If we had kept the methodology used until 1980 for calculating the Consumer Price Index and then used that number to adjust Social Security and government pensions, the US government would be bankrupt today. Social Security would have gone negative in the 1990s and tripled in cost in the last 12 years (compounding at 10% can do that). Now, those of you living on Social Security might think a tripling of payments is appropriate, given what has happened to your budgets, but younger taxpayers would hasten to differ. (Note: we are not arguing that SS provides a livable income at current levels. Different topic for another paper.)

All this is not to say that today's inflation methodology is correct or gives us a number that is accurate. It is simply better than the methodology used in 1980 – but it is still just a statistical method that tries to reach for the impossible, all-illumnating star of reliability and finally has to settle for accuracy in general at the risk of imprecision in the particulars. We will be able to look back in 15 years to see how well we are doing today at measuring inflation. The real surprise would come if we don't change methodologies at least a few more times between now and 2030.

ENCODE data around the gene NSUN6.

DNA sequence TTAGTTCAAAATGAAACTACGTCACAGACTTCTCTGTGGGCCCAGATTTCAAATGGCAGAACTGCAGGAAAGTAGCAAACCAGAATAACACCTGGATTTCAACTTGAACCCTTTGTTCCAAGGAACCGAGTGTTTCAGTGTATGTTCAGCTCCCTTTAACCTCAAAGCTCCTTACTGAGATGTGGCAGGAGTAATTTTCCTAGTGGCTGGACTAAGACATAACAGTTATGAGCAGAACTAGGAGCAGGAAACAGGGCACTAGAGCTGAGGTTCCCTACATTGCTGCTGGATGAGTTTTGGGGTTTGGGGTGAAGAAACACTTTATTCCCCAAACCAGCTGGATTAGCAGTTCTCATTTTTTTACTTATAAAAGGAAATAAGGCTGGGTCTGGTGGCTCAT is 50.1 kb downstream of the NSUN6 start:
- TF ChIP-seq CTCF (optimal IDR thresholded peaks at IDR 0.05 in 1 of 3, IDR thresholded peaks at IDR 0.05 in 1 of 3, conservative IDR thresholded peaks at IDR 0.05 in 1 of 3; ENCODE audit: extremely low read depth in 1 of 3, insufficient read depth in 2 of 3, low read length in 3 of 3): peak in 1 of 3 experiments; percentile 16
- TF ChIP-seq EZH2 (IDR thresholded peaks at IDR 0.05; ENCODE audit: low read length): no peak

It is hard to argue with people who point out that prices and the cost of living are going up faster than government-reported inflation reflects. We can all see prices rising. Food, energy, tuition (try managing all that for 30 years with seven kids!) – they're all going up. If we had used actual home prices in the CPI, inflation would have been seen as very high in the middle of the last decade. Instead, we seemed to be flirting with deflation; and if we used housing prices in 2008-2011, we would certainly have had government-reported deflation. In place of home prices, the Bureau of Labor Statistics decided to use something called Owners' Equivalent Rent a few decades ago; and it is the largest part, a full 24%, of the CPI. Something called hedonics is probably the most contentious part of the CPI calculation. The BLS says, "The hedonic quality adjustment method removes any price differential attributed to a change in quality by adding or subtracting the estimated value of that change from the price of the old item." This is not as mysterious as it sounds. When, for example, you replace your old computer with a new one, paying roughly what you did before, the new model you buy is always faster and more powerful than the old one. The BLS says you are getting more for your dollar; therefore the price fell even if you paid as much or more for the new computer. Opponents say hedonics can be used to hide "true" inflation.